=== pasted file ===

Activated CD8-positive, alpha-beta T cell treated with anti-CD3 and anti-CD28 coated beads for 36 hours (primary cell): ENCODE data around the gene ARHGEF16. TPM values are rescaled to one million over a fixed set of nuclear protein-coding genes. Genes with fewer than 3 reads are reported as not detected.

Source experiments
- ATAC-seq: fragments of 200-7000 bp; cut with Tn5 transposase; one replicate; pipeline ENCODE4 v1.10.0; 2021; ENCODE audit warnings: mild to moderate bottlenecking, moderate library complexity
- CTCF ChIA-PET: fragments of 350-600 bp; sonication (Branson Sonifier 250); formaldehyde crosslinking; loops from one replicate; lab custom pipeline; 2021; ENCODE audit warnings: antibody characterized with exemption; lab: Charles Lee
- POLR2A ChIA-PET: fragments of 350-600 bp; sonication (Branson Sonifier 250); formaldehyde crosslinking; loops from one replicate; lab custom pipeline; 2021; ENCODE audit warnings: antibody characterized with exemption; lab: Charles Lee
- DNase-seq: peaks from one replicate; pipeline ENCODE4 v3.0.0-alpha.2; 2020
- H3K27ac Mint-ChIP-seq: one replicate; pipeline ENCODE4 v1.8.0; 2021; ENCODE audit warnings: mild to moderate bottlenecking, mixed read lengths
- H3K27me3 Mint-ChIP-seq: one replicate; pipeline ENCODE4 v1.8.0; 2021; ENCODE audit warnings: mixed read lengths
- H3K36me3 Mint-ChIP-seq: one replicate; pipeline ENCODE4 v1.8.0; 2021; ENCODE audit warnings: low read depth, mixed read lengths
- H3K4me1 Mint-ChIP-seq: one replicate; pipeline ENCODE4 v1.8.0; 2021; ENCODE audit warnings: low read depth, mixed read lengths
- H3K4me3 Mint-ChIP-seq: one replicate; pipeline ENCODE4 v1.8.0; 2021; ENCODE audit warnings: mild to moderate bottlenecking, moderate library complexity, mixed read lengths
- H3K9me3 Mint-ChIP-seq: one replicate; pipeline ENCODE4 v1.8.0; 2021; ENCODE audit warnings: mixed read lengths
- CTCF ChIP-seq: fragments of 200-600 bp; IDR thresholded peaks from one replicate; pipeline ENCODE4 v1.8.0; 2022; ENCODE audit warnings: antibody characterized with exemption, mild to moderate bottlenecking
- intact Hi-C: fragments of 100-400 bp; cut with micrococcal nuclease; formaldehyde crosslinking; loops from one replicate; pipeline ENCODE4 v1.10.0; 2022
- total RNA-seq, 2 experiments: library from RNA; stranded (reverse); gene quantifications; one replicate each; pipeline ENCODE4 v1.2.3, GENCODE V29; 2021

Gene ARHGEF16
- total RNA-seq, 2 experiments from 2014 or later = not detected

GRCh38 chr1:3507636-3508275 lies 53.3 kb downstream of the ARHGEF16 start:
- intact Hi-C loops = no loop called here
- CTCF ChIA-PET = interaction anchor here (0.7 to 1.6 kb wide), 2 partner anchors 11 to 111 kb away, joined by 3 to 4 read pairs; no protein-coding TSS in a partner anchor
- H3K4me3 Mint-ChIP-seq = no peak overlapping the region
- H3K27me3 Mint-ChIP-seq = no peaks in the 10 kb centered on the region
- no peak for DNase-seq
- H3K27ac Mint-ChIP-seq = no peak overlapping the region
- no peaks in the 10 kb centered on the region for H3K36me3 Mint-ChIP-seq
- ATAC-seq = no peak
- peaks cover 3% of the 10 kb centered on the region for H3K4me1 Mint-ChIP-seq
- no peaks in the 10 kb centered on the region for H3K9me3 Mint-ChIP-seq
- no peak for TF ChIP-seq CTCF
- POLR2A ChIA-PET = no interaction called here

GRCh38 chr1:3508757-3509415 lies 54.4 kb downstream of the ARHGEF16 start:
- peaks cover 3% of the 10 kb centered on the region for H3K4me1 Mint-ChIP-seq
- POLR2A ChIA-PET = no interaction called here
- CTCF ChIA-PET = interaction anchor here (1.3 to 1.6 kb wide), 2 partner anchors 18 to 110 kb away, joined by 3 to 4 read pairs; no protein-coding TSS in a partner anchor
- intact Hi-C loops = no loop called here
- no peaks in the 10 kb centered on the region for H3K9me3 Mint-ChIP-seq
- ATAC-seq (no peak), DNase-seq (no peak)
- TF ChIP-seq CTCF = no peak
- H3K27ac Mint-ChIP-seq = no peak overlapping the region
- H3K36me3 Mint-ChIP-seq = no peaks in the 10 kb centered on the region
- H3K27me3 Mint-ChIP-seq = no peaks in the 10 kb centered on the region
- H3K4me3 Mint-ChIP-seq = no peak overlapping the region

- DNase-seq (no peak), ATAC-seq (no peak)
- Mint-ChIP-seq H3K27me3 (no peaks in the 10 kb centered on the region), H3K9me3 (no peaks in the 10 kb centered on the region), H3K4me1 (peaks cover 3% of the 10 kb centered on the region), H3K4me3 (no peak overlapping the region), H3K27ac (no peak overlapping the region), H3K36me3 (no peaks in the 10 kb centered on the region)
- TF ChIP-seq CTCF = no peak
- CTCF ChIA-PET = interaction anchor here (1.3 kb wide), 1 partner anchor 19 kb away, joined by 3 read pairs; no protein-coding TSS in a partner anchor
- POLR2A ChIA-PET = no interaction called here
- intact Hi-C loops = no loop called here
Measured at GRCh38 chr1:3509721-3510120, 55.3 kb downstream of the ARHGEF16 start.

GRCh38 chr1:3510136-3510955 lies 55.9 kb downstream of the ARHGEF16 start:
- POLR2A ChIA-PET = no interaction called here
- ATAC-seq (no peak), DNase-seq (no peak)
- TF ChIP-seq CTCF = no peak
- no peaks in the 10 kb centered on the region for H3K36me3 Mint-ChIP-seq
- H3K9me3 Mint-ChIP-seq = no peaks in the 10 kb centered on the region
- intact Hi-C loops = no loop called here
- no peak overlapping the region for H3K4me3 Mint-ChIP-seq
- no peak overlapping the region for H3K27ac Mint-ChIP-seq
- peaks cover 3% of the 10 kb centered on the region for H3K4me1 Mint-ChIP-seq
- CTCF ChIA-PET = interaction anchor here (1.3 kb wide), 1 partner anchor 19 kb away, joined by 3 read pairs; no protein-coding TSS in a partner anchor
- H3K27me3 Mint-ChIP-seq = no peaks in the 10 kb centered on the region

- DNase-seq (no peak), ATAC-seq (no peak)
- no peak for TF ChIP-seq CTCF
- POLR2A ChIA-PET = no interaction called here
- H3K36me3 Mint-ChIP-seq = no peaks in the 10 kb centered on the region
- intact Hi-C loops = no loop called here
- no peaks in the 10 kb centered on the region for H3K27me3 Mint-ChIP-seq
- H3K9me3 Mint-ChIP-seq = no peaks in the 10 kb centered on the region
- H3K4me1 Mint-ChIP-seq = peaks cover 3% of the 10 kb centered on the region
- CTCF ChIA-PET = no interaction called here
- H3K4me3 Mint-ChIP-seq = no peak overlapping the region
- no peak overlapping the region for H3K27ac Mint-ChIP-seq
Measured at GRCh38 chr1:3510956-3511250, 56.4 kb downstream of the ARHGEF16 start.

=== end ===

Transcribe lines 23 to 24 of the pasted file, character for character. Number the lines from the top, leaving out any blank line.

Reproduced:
- no peak for DNase-seq
- H3K27ac Mint-ChIP-seq = no peak overlapping the region